Strong support from some influential Catholics, both lay and cleric, as well as from Michael Davitt, the Catholic co-founder of the Irish National Land League, was key to George’s success. True, Charles Stewart Parnell, the president and co-founder of the League, was strongly opposed to land nationalization, but he was a Protestant. Scandals connected with Parnell, especially the Kitty O’Shea affair, seemed, in the eyes of many, to invalidate his opposition to George’s program.
Large numbers of people, both Catholic and Protestant, took this as tantamount to an official endorsement by the Catholic Church. Thanks to converts like John Henry Newman and Orestes Brownson, the Catholic Church had a high reputation for its intellectual integrity among many non-Catholics. The large Irish voting blocks in major cities also had significant influence, especially in Tammany-controlled New York.
The actual position of the Catholic Church, however, was (as today) almost completely the opposite of popular thought. Father Thomas S. Preston, a former Anglican clergyman who converted to Catholicism along with many others as a result of the “Oxford Movement,” wrote some very insightful critiques of George’s proposals. Father Preston warned fellow Catholics that George’s theories and proposals were directly contrary to the traditional teachings of the Church.
Father Preston’s efforts seem to have been intended to counter the activities of Father Edward McGlynn, a priest of the Archdiocese of New York, who worked with George and even campaigned for him when George ran for mayor of New York. Father McGlynn was subsequently excommunicated for disobedience and dissent from Catholic teaching.
The excommunication was lifted after an equivocal recantation and promise to desist given through a third party, after which Father McGlynn simply continued his activities in support of George as if nothing had happened. Georgist “legend” has it that Father McGlynn bested Leo XIII in an unwitnessed debate at the Vatican over the issue of private property as a natural right, but there is no support for this other than a third party book written after both Father McGlynn and Leo XIII were dead.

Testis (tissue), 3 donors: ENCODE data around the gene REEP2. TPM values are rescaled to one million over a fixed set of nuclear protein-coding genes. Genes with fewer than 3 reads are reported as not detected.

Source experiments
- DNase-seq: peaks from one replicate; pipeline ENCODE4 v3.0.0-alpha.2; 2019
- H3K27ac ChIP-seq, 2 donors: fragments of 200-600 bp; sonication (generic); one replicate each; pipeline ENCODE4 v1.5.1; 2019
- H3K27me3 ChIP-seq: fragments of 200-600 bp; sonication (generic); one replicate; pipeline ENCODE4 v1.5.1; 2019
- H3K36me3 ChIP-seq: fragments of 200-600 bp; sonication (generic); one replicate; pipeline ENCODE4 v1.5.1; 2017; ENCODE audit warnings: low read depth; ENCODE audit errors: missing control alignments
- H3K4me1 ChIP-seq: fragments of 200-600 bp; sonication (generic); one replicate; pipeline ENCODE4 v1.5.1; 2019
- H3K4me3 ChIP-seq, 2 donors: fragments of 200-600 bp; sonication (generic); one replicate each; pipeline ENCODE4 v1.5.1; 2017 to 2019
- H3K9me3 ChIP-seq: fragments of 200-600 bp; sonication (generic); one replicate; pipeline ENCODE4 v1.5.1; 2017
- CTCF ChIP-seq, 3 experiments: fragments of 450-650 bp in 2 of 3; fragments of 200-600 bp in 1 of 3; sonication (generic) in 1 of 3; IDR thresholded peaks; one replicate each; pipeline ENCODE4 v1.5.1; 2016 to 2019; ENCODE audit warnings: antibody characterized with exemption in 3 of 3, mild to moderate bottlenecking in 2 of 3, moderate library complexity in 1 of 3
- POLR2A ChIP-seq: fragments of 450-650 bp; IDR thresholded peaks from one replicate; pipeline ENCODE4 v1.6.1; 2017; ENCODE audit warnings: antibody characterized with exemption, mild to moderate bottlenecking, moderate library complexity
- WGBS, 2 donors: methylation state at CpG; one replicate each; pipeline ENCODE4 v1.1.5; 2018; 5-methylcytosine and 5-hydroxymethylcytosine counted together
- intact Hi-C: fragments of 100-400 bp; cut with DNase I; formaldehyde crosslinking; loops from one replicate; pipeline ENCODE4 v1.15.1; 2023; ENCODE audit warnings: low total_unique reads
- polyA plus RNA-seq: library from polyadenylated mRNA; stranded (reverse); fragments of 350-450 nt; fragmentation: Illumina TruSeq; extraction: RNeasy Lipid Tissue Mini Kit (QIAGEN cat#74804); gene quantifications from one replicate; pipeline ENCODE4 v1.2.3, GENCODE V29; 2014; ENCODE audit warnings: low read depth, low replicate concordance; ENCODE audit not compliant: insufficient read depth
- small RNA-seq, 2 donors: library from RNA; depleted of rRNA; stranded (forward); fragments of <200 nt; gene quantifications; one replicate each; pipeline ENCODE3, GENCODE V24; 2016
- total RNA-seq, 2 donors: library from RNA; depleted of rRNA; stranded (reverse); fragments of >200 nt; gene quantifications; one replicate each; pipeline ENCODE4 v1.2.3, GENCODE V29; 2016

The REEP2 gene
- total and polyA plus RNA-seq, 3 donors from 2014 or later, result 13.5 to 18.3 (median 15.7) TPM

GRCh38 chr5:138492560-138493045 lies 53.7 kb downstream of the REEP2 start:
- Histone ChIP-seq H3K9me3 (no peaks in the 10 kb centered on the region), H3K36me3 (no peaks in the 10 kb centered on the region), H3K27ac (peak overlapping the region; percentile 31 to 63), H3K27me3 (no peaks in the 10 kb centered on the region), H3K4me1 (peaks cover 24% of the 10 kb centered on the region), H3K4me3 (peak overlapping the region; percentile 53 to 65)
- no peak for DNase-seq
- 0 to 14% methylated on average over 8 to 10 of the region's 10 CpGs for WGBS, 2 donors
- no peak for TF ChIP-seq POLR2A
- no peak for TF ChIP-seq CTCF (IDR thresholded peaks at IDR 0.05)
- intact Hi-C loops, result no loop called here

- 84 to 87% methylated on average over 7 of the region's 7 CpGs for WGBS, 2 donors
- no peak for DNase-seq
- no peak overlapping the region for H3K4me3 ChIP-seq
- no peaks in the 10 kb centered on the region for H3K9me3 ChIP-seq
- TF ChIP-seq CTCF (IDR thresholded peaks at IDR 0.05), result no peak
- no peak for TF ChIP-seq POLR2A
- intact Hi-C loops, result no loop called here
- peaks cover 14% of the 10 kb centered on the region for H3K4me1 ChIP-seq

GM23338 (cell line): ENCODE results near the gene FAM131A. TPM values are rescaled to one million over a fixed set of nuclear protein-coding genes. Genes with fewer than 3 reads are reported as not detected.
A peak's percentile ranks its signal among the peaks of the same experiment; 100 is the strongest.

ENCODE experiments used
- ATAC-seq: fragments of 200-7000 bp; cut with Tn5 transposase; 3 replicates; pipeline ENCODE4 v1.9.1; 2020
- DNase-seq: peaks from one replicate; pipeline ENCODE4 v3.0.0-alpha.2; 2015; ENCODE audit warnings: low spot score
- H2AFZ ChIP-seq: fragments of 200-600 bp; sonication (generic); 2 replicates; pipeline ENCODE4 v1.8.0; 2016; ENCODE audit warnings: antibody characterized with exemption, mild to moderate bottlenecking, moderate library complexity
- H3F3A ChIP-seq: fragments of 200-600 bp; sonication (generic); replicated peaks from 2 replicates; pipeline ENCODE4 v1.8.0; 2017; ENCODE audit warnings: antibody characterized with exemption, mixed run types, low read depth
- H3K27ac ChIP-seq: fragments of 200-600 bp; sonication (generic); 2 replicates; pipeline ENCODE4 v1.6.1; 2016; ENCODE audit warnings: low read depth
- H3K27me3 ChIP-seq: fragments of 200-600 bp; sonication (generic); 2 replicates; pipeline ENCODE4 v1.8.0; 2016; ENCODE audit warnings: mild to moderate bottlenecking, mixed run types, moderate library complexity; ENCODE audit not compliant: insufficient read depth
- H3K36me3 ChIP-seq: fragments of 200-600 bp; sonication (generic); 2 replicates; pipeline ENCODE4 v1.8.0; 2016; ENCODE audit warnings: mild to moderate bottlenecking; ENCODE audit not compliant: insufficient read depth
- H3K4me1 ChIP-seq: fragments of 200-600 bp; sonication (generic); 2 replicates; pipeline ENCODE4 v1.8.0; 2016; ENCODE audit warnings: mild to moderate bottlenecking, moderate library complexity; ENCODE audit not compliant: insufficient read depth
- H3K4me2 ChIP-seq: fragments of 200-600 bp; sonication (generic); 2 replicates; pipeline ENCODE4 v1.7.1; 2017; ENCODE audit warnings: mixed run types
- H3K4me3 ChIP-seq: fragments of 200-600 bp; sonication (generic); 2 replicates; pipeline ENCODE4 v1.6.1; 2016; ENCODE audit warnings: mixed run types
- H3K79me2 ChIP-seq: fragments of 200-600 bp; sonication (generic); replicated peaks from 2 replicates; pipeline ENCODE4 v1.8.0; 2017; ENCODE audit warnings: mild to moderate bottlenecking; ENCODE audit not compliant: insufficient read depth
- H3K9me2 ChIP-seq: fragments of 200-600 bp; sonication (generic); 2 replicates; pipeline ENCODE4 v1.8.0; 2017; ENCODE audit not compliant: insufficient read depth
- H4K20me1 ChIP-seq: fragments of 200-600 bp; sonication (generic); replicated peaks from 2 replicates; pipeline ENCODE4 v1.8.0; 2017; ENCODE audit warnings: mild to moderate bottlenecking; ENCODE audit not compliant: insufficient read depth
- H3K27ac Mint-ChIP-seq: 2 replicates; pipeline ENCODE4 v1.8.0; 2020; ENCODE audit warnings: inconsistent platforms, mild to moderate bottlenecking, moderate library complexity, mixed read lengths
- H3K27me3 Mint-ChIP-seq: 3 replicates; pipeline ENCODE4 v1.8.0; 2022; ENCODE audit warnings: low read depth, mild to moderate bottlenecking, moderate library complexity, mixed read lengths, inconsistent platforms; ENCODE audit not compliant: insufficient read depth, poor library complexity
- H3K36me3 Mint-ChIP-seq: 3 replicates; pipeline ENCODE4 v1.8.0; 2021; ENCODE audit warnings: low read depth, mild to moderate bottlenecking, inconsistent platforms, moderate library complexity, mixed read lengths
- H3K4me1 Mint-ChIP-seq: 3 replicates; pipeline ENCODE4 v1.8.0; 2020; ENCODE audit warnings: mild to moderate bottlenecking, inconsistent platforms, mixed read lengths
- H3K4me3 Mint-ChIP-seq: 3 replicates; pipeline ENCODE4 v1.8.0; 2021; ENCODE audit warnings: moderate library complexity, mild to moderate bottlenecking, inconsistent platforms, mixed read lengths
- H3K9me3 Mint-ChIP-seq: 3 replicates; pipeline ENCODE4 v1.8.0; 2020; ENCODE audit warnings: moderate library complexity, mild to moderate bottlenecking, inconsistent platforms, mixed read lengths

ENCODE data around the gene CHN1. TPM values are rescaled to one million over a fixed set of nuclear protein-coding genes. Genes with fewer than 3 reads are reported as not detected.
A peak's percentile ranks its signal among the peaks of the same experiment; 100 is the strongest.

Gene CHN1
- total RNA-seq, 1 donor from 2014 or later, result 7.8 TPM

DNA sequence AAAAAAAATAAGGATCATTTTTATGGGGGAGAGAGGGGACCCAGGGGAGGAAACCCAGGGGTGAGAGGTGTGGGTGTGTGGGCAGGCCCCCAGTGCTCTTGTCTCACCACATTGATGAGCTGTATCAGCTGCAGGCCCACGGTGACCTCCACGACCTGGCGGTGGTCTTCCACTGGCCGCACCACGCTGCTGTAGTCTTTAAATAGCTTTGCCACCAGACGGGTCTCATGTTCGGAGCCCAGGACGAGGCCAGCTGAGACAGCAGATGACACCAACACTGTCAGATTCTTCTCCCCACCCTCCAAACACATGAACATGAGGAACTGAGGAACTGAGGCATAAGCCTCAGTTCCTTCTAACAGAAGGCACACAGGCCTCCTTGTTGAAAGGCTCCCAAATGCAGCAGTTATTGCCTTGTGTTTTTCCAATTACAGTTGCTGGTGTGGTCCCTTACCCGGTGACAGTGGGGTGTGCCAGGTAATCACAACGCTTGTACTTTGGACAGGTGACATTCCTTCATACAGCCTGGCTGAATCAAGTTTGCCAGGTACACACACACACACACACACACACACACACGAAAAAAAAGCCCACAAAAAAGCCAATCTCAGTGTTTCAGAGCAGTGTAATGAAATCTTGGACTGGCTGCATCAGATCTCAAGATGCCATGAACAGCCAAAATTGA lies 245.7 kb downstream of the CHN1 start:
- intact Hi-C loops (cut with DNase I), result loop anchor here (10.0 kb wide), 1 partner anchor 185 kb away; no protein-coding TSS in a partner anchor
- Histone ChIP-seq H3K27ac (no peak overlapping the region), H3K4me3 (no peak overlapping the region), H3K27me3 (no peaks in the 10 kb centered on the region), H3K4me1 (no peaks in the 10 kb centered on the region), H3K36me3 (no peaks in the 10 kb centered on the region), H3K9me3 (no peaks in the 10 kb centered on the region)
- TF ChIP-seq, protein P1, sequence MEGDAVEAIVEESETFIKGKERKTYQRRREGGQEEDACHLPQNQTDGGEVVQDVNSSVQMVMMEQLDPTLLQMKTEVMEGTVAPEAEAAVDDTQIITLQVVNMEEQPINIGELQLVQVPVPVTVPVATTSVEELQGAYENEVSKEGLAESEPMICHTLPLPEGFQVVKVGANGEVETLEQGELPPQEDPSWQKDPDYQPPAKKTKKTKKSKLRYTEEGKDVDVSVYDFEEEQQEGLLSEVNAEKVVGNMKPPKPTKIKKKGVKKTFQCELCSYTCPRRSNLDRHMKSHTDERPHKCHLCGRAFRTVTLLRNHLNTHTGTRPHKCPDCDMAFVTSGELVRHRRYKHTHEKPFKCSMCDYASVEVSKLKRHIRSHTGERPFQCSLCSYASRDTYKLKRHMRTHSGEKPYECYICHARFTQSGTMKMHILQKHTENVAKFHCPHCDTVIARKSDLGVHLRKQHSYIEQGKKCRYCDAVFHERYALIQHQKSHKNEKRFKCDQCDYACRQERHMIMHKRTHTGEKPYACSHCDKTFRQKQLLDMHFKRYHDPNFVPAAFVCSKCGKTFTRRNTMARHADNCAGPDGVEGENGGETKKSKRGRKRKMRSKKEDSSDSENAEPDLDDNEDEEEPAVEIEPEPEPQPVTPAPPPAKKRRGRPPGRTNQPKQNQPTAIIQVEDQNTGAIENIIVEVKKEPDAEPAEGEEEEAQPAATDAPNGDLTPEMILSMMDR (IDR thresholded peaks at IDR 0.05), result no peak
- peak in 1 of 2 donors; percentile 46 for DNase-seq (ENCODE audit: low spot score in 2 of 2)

Capitalism was growing in power, while socialism was growing in influence. While capitalism was in the ascendant at the moment, and, admittedly, was marginally less of a problem than socialism, that wasn’t saying much. The horrors of socialism had yet to reveal themselves, while those of capitalism were everywhere evident.
The only thing capitalism had in its favor was that it “merely” distorted and limited the application of the natural law, where socialism abolished the natural law itself. In Quadragesimo Anno (1931), Pius XI would characterize this abolition of the natural law as the basis of human society as “a theory of human society peculiar to itself.”
Something clearly had to be done. That something was Rerum Novarum.